Okra, tomatoes, broccoli, and basil, are just some of the fresh items you’ll find at Mile Creek Farm in New Lebanon.
Emily Jackle and her husband Ben started turning land in Montgomery County into an organic farm in 2007. It took three years to get the USDA to approve it because they had to document a three-year history with the land.
Jackle told 2 NEWS it’s worth the extra work to be able to use the USDA seal and it’s a good way for consumers to know they are getting produce that was not genetically modified or sprayed with chemicals.
“Looking for the certification is my biggest piece of advice, like I said, we think it’s the gold standard. We don’t feel it’s burdensome to us. We are a really small farm and we find time to do the certification,” said Jackle.
The Jackles grow flowers and vegetables. They start packing the greenhouse in March, then when it’s warm enough they move plants into the hoop house. It all starts with non-treated seeds and homemade potting mix.
Jackle told 2 NEWS, “We had a surprise visit from our certifier who came and took soil samples from our tomato crop and he was looking for pesticides.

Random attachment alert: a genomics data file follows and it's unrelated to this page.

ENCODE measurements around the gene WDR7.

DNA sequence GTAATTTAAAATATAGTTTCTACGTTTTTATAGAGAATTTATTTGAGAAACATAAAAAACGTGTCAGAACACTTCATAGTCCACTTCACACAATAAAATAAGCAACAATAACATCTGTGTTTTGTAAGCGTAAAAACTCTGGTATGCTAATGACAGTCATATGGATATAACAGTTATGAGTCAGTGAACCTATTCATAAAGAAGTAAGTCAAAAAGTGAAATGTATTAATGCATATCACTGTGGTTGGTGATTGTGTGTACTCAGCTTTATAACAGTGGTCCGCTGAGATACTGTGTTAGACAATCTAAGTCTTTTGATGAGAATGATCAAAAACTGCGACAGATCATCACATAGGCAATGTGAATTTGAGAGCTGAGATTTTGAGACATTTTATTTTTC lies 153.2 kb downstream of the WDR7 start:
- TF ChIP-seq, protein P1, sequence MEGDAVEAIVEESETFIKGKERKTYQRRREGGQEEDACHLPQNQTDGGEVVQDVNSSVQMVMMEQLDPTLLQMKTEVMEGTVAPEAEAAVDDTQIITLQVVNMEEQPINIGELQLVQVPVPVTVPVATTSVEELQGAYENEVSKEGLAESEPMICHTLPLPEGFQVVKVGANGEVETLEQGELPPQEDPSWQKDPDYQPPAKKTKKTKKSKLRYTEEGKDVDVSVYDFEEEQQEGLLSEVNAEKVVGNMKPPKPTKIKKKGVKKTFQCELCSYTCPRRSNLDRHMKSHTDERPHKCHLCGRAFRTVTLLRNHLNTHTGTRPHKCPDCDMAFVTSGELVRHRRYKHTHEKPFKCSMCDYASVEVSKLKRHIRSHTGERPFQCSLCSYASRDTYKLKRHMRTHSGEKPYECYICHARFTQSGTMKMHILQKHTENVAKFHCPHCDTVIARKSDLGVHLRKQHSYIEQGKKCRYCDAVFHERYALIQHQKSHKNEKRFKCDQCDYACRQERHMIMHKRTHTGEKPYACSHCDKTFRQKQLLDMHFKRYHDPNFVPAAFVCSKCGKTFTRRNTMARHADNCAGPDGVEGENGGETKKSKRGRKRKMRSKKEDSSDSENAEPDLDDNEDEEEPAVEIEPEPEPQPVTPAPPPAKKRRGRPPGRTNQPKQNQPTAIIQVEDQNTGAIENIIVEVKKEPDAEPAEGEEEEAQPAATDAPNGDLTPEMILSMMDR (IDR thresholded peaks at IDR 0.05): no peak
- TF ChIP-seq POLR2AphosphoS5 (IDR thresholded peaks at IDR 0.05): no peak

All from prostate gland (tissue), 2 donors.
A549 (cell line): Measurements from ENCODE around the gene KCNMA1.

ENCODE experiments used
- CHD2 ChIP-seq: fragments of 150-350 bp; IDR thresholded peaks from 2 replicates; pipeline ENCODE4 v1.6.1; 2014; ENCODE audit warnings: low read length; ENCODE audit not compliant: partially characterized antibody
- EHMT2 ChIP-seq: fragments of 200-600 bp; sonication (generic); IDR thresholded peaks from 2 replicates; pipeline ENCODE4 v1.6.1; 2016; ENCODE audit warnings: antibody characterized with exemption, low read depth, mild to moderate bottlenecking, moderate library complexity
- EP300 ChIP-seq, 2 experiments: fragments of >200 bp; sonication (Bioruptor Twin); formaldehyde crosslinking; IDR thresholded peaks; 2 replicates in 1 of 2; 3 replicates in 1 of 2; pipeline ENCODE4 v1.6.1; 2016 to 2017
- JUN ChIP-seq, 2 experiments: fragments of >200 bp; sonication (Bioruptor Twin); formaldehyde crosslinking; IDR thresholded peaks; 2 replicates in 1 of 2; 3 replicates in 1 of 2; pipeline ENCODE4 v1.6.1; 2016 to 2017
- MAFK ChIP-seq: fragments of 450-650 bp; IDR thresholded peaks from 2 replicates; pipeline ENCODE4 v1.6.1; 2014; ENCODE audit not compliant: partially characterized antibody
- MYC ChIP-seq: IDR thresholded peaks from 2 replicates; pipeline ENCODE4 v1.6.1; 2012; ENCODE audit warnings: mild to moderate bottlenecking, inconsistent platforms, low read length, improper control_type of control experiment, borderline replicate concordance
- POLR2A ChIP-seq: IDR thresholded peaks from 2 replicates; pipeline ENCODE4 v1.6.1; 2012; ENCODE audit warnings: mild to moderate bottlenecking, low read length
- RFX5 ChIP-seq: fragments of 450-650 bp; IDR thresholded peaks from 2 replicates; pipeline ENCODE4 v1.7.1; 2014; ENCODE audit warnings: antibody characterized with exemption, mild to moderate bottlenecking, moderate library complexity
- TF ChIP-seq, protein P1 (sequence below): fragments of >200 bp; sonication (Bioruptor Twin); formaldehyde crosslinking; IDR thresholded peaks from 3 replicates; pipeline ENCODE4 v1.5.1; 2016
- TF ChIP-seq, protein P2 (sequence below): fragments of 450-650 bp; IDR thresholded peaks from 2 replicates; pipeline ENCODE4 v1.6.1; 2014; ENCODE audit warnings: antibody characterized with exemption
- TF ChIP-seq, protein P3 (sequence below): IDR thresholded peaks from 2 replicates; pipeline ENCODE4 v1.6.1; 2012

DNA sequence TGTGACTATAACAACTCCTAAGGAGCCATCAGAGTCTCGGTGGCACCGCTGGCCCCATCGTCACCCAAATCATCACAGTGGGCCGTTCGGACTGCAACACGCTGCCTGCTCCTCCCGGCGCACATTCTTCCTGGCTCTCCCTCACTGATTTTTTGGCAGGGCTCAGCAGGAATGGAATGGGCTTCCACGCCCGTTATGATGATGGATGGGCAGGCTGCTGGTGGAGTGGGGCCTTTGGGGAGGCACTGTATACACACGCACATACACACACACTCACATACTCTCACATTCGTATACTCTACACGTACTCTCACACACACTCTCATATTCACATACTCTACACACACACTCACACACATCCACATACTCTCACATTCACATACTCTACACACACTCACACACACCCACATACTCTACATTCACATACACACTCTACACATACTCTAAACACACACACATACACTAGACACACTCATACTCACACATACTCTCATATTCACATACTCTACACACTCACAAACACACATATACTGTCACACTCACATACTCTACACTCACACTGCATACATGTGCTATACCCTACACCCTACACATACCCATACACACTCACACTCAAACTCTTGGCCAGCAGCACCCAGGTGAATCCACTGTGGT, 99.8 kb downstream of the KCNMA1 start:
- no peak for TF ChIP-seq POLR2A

Their certifier is the Ohio Ecological Food and Farm Association which the USDA says checks organic farms at least once a year.
“It would be illegal for us to have the certified organic if we weren’t certified, but we are, so we’re allowed to display this on our farm stand at market,” she explained as she showed 2 NEWS the banner she uses at farmers’ markets.
The USDA reports those who label their produce “organic” and are not certified can be fined. You can actually file a complaint, if you suspect someone. The USDA does make exceptions for people who make less than $5,000 a year from their produce.
You can also check on the status of a farm that claims to be organic by using the website http://apps.ams.usda.gov/nop/. You can put the farm’s name under “operation name.”
Jackle suggests you talk with the actual farmers and pick their brains, have them explain why they consider their products organic.